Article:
Serves: 4

Cost: $17.25 ($4.20 per burger)

Cooking time: 20 mins (+ 10 mins chilling time)


  • 350g regular lamb mince
  • 80g shiitake mushrooms, finely chopped (brown swiss mushrooms work well too)
  • 1 stem spring onion, finely chopped
  • 1 tbsp soy sauce (try to opt for a salt-reduced variety)
  • 4 wholegrain bread rolls, split
  • 1 avocado, ripened and roughly mashed
  • 5 cups (or about 20 leaves) lettuce, washed and rougly torn (green or red oak lettuce work well)
  • 1 brown onion, thinly sliced
  • 4 tasty cheese slices (20g each)
  • 1 tomato, sliced
  • Sauce, to serve (see Notes)
  • Black pepper, to season
  • Canola oil spray

Let’s get cooking:

  1. Line a large plate or baking tray with baking paper or foil.
  2. Combine mince, mushrooms, shallot and soy sauce in a large mixing bowl. Season with pepper. Using clean hands, mix ingredients until well combined (knead lightly – less kneading results in a juicier and tender patty). Make four patties and place on prepared tray, flattening them. Cover and refrigerate for 10 minutes to hold their shape.
  3. Meanwhile, spread bread roll bases with a quarter of the avocado. Top with torn lettuce.
  4. Remove patties from fridge. Spray a large frying pan with canola oil and heat on medium. Add onions and cook, stirring occasionally, until softened. Transfer onions to a plate and set aside.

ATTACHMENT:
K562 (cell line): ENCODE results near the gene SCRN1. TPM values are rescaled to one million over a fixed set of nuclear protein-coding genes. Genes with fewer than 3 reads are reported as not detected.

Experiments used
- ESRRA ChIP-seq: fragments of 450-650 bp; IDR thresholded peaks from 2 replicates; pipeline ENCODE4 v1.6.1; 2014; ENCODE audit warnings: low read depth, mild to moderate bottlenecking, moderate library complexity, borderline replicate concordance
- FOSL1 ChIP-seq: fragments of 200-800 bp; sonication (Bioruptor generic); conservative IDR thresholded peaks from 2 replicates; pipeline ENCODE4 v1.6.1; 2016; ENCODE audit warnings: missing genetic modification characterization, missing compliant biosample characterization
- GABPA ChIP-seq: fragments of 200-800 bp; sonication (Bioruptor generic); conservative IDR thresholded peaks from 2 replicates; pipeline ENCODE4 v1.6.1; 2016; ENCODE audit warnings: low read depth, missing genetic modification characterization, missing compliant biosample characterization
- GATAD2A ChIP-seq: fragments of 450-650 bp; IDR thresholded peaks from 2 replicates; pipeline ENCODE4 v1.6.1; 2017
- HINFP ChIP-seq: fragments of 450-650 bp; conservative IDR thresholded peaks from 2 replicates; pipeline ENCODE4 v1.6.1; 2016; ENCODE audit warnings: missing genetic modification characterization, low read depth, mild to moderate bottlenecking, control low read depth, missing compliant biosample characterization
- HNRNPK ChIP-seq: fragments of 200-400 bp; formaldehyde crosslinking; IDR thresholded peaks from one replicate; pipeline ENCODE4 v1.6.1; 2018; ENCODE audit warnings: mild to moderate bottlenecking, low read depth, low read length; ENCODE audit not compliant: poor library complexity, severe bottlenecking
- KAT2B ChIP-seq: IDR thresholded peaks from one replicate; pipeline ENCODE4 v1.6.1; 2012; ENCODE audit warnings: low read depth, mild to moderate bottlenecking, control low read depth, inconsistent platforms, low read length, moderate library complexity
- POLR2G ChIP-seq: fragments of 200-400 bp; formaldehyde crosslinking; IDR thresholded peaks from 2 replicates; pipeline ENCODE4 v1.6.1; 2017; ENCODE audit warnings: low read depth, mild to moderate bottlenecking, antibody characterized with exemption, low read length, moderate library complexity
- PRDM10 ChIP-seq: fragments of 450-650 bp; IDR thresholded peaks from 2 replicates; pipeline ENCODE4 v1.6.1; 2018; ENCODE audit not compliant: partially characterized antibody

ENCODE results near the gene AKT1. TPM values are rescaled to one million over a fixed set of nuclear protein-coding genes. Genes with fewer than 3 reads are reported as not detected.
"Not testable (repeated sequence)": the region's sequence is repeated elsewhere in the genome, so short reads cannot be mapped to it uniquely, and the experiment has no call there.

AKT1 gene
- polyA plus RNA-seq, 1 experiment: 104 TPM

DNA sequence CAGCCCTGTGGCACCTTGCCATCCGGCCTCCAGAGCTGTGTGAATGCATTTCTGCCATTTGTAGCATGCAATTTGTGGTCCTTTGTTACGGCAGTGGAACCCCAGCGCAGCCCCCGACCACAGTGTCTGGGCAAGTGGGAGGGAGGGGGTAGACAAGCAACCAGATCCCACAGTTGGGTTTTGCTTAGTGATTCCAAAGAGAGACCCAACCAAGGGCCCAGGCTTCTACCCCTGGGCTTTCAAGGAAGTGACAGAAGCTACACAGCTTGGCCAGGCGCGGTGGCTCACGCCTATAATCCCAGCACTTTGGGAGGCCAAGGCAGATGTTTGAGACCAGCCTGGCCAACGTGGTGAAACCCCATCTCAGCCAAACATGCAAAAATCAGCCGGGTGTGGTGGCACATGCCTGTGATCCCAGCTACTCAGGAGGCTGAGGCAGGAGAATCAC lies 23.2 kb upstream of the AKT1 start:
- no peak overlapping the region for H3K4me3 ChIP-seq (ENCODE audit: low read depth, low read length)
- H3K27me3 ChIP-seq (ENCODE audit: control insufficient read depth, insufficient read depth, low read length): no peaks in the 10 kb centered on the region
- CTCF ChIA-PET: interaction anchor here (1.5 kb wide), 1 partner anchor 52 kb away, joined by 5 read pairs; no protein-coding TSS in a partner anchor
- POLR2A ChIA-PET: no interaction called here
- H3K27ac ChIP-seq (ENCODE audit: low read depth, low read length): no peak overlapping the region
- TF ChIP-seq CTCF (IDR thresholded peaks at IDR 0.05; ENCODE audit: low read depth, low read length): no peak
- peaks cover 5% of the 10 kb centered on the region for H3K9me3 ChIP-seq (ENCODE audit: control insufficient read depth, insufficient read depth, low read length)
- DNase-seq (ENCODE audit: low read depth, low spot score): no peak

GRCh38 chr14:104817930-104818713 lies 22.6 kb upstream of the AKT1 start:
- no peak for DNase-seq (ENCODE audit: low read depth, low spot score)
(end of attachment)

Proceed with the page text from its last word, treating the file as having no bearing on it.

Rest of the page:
5. Spray the same pan with canola oil and add patties, gently pressing down on the centre of each patty with your fingers to flatten outwards (see Notes). Cook for 3-4 minutes or until bottom is browned, then turn over. Add onions back into the pan around the patties to combine and caramelise with the juices in the pan. Place a slice of cheese on each patty and cook for 1-2 minutes or until patties are cooked to your liking and cheese has melted slightly.
  6. Top each bun base with a patty and divide caramelised onions. Top patty and onions with a tomato, sauce (2 teaspoons, if using) and bun top. Serve warm.


  • When meat cooks the heat will make it shrink, so make your patties larger than you want them to turn out. Thicker patties also take longer to cook, and if you have the heat up too high the patties might burn on the outside but still be undercooked inside. Since the centre of the patty tends to be where it can be quite thick (and therefore take longer to cook through), pressing down on the centre of the patty when you start cooking it will ensure even cooking and in less time!
  • You can toast the bread rolls too, if you prefer some added crunch.
  • Sauces: the caramelised onions works wonders and packs the burgers full of flavour, but if you’re keen some sauce… Worcestershire sauce goes well with lamb and the mushrooms. Alternatively, try making some garlic aoili for a homemade twist. Combine cloves of crushed garlic with good quality mayo and keep chilled until use.
  • This burger is great serve with a side of sweet potato wedges for an extra serve of veggies.

Nutritional information:

One serve provides 1.5 serves of veggies.

Per serve
Energy (kJ) 2051
Protein (g) 30.4
Total fat (g) 23.6
 – Saturated fat (g) 8.8
Carbohydrate (g) 35.1
 – Sugars (g) 5.9
Fibre (g) 7.6
Sodium (mg) 893
Calcium (mg) 263
Iron (mg) 4.2